The candidates in the race for New York's new 21st Congressional District agree that it's time for the U.S. to get out of Afghanistan, but their approaches to foreign conflicts differ.
Incumbent Congressman Bill Owens, Watertown businessman Matt Doheny and Don Hassig, who runs the advocacy group Cancer Action NY, will face off in the Nov. 6 election. Owens will be on the Democratic and Working Families party lines; Doheny has the Republican, Independence and Conservative party lines; and Hassig is running as a Green Party candidate.
Troops have been on the ground in Afghanistan since October 2001, weeks after the Sept. 11, 2011, terrorist attacks. More than 1,800 American troops have died in the war since it started.
(Enterprise file photos)
There were about 88,000 troops stationed in Afghanistan earlier this year, and that number was expected to drop to about 68,000 at the end of last month. Most U.S. combat troops will be withdrawn from Afghanistan by the end of 2014.
Owens, an Air Force veteran who's on the House Armed Services Committee, said he's comfortable with the current phase-out of troops.
"I haven't heard any of the Joint Chiefs (of Staff) come in and tell us, 'You need to do it differently at this juncture,'" he said. "Do I think there's going to be some bumps in the road like we've had in Iraq? Absolutely. There's no doubt about it. But I also think that we have, in fact, done our duty there. We've spent lots of lives and lots of money, and it's time now to keep that program of pulling out under way."
Owens conceded that the chance of leaving the war-town country with some semblance of order isn't very high.
"If your goal is to turn over security and policing at some point ... I think we've stayed the course as well as we can and should," Owens said. "It's time to get out. They need now to work it out amongst themselves."
Doheny said it's time for Afghanistan to "control its own fate" and provide its own security, but he's concerned that establishing a firm timetable for withdrawal could lead to more violence. He said he doesn't want al Qaeda or the Taliban to know the exact date that U.S. combat troops will leave the country.
"I don't like to announce to the world, the people who are our enemies, exactly what our plans are," Doheny said. "I'd much prefer that we rely on the atmosphere and the facts on the ground as well as the military's decision."
Hassig has stood firm on his call for U.S. to make its military an "all-defensive" one. He said the wars in Afghanistan and Iraq are examples of "offensive wars" that never should have happened in the first place.
"An offensive war is a military operation that is commenced by attacking another sovereign entity when that entity poses no credible, serious threat of imminent danger to the United States," Hassig said. "The wars in Iraq and Afghanistan are offensive wars. Neither country posed any credible serious threat of imminent danger to the United States."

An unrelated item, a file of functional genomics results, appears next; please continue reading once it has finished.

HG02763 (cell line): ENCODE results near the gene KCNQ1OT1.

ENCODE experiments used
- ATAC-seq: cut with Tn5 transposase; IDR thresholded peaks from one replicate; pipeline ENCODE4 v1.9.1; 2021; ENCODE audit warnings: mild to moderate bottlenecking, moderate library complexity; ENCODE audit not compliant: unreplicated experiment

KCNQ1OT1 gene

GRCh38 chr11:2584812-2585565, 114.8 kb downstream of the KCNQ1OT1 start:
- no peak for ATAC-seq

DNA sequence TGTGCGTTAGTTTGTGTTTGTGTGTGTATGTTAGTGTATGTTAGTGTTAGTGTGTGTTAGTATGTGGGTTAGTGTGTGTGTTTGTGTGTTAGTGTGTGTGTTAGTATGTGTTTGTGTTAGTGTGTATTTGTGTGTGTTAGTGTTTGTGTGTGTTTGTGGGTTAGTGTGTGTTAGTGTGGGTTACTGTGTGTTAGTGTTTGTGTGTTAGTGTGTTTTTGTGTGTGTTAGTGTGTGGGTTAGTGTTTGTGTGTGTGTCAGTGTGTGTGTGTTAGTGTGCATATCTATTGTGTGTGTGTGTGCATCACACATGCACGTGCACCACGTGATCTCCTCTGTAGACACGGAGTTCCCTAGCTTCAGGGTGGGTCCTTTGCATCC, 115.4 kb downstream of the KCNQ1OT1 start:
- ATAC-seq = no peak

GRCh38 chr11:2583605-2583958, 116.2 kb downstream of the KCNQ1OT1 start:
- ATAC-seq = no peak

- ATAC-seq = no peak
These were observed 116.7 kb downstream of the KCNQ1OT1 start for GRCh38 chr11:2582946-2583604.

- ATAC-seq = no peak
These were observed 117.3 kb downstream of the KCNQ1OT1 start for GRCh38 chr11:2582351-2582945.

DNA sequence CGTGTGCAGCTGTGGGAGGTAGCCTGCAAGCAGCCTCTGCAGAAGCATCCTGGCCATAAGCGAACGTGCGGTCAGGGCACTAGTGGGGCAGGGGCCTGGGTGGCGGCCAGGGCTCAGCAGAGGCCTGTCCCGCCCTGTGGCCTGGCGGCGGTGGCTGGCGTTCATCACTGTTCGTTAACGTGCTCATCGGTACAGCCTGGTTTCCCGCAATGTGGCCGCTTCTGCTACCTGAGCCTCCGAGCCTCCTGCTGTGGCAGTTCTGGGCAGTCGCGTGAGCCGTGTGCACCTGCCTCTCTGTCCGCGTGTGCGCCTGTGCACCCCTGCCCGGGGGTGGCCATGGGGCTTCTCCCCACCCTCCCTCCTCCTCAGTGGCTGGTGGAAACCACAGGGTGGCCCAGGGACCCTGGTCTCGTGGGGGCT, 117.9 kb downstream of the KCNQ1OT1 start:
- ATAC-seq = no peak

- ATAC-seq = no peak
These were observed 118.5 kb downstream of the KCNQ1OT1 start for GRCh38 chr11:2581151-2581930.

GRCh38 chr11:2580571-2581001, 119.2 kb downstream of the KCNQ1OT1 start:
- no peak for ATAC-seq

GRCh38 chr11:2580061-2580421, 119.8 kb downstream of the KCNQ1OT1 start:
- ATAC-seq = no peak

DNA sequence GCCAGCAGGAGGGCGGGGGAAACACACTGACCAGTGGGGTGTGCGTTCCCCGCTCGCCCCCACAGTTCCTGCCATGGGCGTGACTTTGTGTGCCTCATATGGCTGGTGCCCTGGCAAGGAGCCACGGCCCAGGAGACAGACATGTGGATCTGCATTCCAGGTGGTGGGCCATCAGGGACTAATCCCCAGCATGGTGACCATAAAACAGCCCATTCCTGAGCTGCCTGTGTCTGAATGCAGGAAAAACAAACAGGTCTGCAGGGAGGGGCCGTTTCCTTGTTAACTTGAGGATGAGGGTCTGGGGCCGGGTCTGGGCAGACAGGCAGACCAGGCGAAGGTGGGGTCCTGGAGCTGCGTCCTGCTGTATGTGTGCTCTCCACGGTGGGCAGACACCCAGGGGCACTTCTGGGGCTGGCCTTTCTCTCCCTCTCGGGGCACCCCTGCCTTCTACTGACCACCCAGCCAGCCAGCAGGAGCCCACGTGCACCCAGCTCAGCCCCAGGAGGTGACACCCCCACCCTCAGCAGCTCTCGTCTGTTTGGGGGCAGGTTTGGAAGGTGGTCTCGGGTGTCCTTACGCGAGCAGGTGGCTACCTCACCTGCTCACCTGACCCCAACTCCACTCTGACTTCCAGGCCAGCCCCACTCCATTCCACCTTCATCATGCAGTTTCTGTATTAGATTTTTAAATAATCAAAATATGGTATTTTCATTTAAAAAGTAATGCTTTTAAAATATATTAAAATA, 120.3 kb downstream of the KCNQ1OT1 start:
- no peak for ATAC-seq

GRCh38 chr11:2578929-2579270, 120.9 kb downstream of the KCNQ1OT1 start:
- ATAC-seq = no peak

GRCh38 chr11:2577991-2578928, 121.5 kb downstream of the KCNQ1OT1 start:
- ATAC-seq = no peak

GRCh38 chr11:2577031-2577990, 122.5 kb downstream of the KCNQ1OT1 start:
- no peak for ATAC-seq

For Doheny, the mission in Afghanistan has been successful in the sense that the U.S. "broke the Taliban" and weakened al Qaeda.
"But our goal was never to run the country forever," he said.
Unrest and violence continues in countries like Libya and Syria, and Afghanistan could see more discord after U.S. troops are withdrawn. Owens said he believes the U.S. should not redeploy troops to countries like Afghanistan or put boots on the ground for the foreseeable future.
"First of all, I don't think the public would support that, and I don't think it's in our strategic interest to do that," he said. "My line is: Do we have evidence that this country is going to pose a threat to the United States? In other words, be a source of attacks against the United States. Or do they pose such a threat to world security that we need to make a move?"
Owens said he prefers the level of U.S. military involvement in Libya, with air power and missiles but not ground troops.
Doheny noted that the decision to go to war rests with the commander in chief, which is why he believes the presidential election is so important. The financial oversight, Doheny said, rests with Congress. Owens also noted that Congress has control of military spending.
"There has to be a clear and compelling U.S. interest," Doheny said. "We cannot be everything to every country in the world. But at some point time, if it does become a compelling U.S. interest - where we have to remove al Qaeda training grounds, or our economy and our way of life are being injured - then we have to step in and intervene."
In 2011, U.S. Rep. Chris Gibson, R-Kinderhook, introduced the War Powers Reform Act. The bill, which has been referred to committee, would amend the War Powers Resolution to keep the U.S. out of armed conflicts overseas in the absence of a war declaration, a statutory obligation tied to a treat, or a national emergency caused by an attack or imminent threat. Gibson, a retired Army colonel, is running for re-election in New York's new 19th Congressional District against Democrat Julian Schreibman.
Owens said he's had some "pretty intense conversations" with Gibson about the bill. Owens said he hasn't made a decision about whether he would vote for it.
"I think it's a good idea," Owens said. "I suspect (Gibson) will reintroduce it in the next Congress. If he does, I'll sit down with him and go through it. ... Right now I just continue to have some concerns about whether or not it provides enough leeway to deal with emergency situations."
Asked if he would support the legislation, Doheny didn't hesitate.
"I would be a co-sponsor," he said.
Hassig said he would rather see Congress pass a law prohibiting offensive wars.
"This would be a better legislative action than enactment of the War Powers Reform Act," he said.